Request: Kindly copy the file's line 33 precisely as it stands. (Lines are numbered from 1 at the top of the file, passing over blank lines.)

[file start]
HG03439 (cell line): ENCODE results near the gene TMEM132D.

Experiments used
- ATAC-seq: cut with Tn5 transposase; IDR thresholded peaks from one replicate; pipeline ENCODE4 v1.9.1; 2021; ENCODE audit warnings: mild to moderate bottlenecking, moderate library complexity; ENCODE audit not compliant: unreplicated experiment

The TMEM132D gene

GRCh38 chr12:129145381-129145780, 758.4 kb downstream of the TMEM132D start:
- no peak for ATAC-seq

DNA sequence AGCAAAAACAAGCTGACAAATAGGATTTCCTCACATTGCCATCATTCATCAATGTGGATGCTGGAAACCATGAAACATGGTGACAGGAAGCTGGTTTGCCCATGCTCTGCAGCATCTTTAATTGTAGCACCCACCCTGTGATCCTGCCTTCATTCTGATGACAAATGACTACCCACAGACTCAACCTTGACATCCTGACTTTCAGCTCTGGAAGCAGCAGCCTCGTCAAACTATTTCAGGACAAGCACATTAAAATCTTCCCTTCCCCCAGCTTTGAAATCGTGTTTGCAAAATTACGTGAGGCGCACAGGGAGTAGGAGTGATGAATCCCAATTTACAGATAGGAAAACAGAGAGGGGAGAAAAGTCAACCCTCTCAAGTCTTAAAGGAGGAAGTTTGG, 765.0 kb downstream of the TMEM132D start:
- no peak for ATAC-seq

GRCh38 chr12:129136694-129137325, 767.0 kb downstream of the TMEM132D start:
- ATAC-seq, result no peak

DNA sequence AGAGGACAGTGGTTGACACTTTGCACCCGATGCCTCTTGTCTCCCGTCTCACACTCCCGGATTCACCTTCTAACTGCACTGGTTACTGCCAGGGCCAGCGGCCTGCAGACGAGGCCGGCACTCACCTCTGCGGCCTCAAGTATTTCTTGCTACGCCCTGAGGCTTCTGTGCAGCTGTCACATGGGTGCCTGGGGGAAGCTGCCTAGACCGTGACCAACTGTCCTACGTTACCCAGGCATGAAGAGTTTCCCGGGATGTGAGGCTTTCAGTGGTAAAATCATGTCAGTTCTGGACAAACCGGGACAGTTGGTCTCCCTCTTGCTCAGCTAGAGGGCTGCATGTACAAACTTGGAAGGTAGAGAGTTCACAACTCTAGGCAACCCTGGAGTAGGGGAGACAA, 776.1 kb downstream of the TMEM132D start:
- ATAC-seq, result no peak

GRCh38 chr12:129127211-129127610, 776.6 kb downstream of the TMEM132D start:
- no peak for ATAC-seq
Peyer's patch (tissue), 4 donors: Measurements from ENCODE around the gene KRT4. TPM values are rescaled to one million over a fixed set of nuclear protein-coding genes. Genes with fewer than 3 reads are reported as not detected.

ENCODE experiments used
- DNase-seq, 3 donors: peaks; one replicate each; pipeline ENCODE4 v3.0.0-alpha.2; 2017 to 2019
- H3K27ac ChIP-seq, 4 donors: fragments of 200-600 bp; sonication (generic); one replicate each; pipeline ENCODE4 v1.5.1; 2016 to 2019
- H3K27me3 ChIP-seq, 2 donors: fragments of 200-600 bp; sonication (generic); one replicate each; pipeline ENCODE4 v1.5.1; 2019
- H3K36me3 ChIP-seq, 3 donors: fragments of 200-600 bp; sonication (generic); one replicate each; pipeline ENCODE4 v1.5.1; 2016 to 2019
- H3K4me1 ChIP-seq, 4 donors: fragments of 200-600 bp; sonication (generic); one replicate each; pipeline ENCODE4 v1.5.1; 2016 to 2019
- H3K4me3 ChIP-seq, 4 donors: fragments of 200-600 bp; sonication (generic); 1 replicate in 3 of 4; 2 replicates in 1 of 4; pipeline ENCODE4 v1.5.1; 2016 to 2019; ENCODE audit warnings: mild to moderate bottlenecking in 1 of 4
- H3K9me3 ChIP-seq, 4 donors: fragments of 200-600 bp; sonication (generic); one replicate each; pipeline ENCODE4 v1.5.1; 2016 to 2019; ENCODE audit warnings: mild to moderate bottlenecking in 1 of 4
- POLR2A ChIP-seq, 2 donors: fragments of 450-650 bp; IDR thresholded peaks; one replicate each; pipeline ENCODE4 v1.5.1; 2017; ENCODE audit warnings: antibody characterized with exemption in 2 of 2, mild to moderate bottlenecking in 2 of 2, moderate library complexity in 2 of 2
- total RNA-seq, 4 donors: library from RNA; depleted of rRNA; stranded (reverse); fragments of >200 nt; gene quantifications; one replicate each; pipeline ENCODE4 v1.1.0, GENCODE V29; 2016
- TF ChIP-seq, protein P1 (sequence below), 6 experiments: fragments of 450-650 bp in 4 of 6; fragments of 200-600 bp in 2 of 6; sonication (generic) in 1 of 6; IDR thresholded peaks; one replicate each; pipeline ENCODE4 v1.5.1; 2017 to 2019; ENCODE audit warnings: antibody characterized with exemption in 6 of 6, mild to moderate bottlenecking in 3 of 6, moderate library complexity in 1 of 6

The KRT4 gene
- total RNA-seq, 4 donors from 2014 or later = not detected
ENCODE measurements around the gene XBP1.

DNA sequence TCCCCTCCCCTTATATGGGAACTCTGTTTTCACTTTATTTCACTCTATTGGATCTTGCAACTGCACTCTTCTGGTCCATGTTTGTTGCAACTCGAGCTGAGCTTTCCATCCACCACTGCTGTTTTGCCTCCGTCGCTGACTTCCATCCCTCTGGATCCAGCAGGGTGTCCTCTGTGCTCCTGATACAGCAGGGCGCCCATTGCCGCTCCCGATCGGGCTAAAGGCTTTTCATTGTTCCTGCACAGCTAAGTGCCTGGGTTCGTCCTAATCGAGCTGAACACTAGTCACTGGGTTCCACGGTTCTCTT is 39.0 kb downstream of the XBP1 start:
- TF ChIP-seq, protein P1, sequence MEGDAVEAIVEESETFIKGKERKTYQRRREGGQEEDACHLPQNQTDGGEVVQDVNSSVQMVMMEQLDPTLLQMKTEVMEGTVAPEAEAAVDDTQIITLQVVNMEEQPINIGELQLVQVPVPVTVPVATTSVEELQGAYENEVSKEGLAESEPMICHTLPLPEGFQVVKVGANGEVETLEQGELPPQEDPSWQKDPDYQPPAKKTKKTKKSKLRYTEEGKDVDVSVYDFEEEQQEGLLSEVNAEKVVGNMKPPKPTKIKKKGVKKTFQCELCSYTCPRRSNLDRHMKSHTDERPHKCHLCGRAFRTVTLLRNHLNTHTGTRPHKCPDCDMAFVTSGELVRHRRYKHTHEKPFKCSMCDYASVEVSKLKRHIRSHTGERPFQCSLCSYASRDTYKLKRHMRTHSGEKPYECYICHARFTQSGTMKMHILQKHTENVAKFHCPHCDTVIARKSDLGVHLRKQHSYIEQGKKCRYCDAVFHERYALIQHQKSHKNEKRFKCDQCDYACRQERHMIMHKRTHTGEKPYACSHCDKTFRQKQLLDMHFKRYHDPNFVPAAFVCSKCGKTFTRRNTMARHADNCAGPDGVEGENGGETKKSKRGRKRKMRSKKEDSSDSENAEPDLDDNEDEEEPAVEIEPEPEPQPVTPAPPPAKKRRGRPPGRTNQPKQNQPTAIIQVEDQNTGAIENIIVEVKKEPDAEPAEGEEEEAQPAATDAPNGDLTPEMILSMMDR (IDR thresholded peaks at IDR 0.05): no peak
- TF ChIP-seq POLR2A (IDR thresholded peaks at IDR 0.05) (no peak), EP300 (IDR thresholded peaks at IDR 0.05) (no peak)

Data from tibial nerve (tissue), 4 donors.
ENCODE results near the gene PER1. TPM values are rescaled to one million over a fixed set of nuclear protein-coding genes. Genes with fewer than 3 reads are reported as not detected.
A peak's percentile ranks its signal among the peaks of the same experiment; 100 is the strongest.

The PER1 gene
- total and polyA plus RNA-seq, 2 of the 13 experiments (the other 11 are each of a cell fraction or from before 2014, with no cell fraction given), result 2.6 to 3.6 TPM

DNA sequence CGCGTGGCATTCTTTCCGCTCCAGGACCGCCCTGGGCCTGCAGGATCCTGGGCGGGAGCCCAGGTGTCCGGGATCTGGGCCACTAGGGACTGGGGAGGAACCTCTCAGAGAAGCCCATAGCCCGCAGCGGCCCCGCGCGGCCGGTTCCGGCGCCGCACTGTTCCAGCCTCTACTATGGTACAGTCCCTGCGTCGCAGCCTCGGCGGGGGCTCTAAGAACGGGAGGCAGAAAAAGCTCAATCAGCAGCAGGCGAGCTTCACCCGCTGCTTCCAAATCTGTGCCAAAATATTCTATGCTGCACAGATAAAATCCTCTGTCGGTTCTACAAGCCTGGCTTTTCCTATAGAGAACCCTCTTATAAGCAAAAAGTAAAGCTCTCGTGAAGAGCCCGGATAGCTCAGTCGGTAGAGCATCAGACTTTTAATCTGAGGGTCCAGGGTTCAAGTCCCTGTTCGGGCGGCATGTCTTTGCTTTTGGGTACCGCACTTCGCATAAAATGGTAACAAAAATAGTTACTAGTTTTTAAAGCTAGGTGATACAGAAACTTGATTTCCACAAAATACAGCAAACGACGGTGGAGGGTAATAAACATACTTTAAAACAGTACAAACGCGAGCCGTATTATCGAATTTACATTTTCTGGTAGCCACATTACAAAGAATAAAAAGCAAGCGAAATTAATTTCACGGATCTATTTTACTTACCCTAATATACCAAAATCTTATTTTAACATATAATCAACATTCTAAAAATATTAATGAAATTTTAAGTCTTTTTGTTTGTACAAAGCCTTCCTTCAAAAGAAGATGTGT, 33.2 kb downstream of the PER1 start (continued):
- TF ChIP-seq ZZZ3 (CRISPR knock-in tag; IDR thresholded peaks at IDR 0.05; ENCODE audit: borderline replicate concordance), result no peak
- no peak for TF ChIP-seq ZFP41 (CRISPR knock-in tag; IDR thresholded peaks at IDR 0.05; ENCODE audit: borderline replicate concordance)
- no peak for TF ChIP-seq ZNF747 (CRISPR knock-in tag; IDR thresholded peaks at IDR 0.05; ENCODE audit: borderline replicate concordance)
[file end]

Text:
Data from tibial nerve (tissue), 4 donors.